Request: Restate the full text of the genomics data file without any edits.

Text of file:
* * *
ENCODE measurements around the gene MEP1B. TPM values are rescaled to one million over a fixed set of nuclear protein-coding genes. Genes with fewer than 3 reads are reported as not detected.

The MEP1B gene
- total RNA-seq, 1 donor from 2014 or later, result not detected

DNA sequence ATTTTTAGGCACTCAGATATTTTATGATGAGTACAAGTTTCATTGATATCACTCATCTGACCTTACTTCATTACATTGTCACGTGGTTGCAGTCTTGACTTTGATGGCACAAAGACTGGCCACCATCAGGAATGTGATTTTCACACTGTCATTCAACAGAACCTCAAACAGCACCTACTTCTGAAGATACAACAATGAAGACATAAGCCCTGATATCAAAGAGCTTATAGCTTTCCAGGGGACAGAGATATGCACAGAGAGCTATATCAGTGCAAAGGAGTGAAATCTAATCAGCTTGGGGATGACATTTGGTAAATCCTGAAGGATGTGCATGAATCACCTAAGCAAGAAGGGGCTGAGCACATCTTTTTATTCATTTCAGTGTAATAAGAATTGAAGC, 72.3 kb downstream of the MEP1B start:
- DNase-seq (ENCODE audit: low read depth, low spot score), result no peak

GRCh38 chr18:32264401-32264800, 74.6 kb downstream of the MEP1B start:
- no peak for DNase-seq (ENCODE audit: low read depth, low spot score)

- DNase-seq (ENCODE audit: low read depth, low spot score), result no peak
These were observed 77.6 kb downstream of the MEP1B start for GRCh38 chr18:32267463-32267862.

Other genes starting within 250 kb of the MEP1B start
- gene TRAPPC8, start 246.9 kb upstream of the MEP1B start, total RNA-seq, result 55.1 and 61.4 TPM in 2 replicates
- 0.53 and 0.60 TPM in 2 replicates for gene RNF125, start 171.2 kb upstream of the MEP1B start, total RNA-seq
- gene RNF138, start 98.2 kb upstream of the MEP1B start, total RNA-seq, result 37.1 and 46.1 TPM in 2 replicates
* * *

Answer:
ENCODE measurements around the gene MEP1B. TPM values are rescaled to one million over a fixed set of nuclear protein-coding genes. Genes with fewer than 3 reads are reported as not detected.

The MEP1B gene
- total RNA-seq, 1 donor from 2014 or later, result not detected

DNA sequence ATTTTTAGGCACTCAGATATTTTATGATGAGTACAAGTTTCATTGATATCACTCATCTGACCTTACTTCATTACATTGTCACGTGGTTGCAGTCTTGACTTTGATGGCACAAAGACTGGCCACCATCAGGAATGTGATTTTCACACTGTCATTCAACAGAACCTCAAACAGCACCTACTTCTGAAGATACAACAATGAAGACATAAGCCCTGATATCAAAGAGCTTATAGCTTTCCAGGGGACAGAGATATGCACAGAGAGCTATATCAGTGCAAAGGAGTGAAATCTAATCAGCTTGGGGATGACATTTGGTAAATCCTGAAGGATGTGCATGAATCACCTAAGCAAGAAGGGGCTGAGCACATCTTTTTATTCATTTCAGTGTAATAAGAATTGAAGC, 72.3 kb downstream of the MEP1B start:
- DNase-seq (ENCODE audit: low read depth, low spot score), result no peak

GRCh38 chr18:32264401-32264800, 74.6 kb downstream of the MEP1B start:
- no peak for DNase-seq (ENCODE audit: low read depth, low spot score)

- DNase-seq (ENCODE audit: low read depth, low spot score), result no peak
These were observed 77.6 kb downstream of the MEP1B start for GRCh38 chr18:32267463-32267862.

Other genes starting within 250 kb of the MEP1B start
- gene TRAPPC8, start 246.9 kb upstream of the MEP1B start, total RNA-seq, result 55.1 and 61.4 TPM in 2 replicates
- 0.53 and 0.60 TPM in 2 replicates for gene RNF125, start 171.2 kb upstream of the MEP1B start, total RNA-seq
- gene RNF138, start 98.2 kb upstream of the MEP1B start, total RNA-seq, result 37.1 and 46.1 TPM in 2 replicates